CTL1307F_IDENTITY_CONSTRUCTION_AND_ED._OF_MINORITIES.doc

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CTL1307F IDENTITY CONSTRUCTION AND (EDU5169) EDUCATION OF MINORITIES DEPARTMENT of Curriculum, Teaching and Learning Fall 2012 Monday, 5pm - 8.00pm Diane Gérin-Lajoie, Ph.D. Office: 6 – 109; telephone: 416-978-1993 [email protected] Appointment hours: on request The course is designed to study the contradictory role of the school as an agent of linguistic and cultural reproduction in a school system where students are from diverse racial, ethnic, linguistic and cultural backgrounds. The dichotomy majority - minorities will be analysed closely. The course will examine how school, through its curriculum - official and hidden - contributes to the students’ identity construction and its effects on the ways that students perceive themselves in relation to their own groups and to others, in other words, where they belong. In the context of the course, identity will be understood as being the result of a social construction. Identity is not, then, something given at birth, but is rather embedded in daily social practices. Identity construction is a dynamic process which is influenced by the power relations in which this process evolves. Students will first analyse key-concepts such as identity, ethnicity, minority, race, whiteness, culture and language. The process of identity construction will then be examined within the Canadian context, where the Ontario education scene will be the focus of study. Students will look at the ways this institution contributes to the process of identity construction of the school population. Special attention will be devoted to the notion of bilingual identity and its impact on minorities’ linguistic and culture retention. In other words, can bilingual identity exist in itself, or if it constitutes instead, the first step in the process of complete assimilation to the majority group? Topics and required readings A series of mandatory readings will be made available to the students at the beginning of the semester. In addition to those readings, the following book will also be used: Gérin-Lajoie, D. (ed.). 2008. Educators' Discourses on Student Diversity In Canada: Context, Policy, and Practice. Toronto: Canadian Scholars’ Press. 1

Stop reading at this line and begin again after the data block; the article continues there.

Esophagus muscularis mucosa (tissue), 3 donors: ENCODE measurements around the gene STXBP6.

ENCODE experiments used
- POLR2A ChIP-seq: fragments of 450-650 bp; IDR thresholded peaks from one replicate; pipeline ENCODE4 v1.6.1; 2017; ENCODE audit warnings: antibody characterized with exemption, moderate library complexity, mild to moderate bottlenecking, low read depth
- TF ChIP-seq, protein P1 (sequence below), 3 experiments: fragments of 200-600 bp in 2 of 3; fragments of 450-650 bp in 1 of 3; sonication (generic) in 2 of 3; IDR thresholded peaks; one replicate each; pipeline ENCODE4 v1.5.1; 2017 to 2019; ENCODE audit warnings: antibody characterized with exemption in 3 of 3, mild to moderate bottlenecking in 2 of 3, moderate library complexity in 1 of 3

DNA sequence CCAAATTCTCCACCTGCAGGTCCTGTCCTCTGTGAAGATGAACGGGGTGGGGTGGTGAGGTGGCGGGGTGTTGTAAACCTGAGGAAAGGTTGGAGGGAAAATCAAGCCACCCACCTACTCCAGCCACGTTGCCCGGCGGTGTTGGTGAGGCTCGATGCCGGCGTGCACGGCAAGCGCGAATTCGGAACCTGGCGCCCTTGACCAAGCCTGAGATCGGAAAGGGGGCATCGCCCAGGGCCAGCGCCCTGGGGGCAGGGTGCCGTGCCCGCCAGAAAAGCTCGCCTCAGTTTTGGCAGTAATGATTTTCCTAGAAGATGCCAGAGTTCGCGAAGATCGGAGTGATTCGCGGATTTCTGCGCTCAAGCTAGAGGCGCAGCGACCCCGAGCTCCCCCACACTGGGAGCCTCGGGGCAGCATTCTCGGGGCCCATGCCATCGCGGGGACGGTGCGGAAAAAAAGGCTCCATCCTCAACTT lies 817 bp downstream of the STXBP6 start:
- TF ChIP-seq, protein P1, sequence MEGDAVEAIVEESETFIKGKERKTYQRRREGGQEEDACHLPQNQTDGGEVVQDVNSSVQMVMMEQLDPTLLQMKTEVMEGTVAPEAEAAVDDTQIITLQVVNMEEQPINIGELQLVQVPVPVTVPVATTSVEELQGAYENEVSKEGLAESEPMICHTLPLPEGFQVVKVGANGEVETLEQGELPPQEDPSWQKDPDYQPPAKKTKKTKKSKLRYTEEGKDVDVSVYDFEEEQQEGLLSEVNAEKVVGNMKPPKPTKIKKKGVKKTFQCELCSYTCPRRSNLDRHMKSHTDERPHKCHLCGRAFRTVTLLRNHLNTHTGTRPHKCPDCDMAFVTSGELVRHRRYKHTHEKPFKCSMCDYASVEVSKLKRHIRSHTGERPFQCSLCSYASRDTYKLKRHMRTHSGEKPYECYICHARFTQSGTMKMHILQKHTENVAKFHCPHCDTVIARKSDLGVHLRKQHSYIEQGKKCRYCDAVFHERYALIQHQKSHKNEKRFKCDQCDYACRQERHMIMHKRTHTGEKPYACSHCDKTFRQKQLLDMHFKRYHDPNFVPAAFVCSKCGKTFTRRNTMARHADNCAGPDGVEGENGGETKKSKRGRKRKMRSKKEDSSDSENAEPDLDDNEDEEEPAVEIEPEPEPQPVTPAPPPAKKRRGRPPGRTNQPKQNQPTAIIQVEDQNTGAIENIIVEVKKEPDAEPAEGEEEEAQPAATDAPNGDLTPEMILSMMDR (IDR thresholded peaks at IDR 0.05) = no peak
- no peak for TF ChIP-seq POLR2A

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Copies of the book can be purchased at Bob Miller Book Room, 180 Bloor Street West, Lower Concourse in Toronto. Store hours: Monday to Friday 9am-6pm and Saturday 10am-5pm Weekly Sessions The course will be divided into sessions where specific topics will be discussed. To make the sessions productive, students are requested to come to class prepared . Readings must be done on time in order for everybody to contribute to each session. We should normally cover one topic a week. Some of the topics might take more time than planned, in which case we will adjust our schedule accordingly. The topics and their related readings are the following: September 10 Introduction to the course . Course outline presentation . Initial discussion on the identity construction process and the role of the school in this process September 17 The concept of identity 2
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Readings: Hall, S. (2006) “The future of Identity”, in S.P. Hier and B.Singh Bolaria
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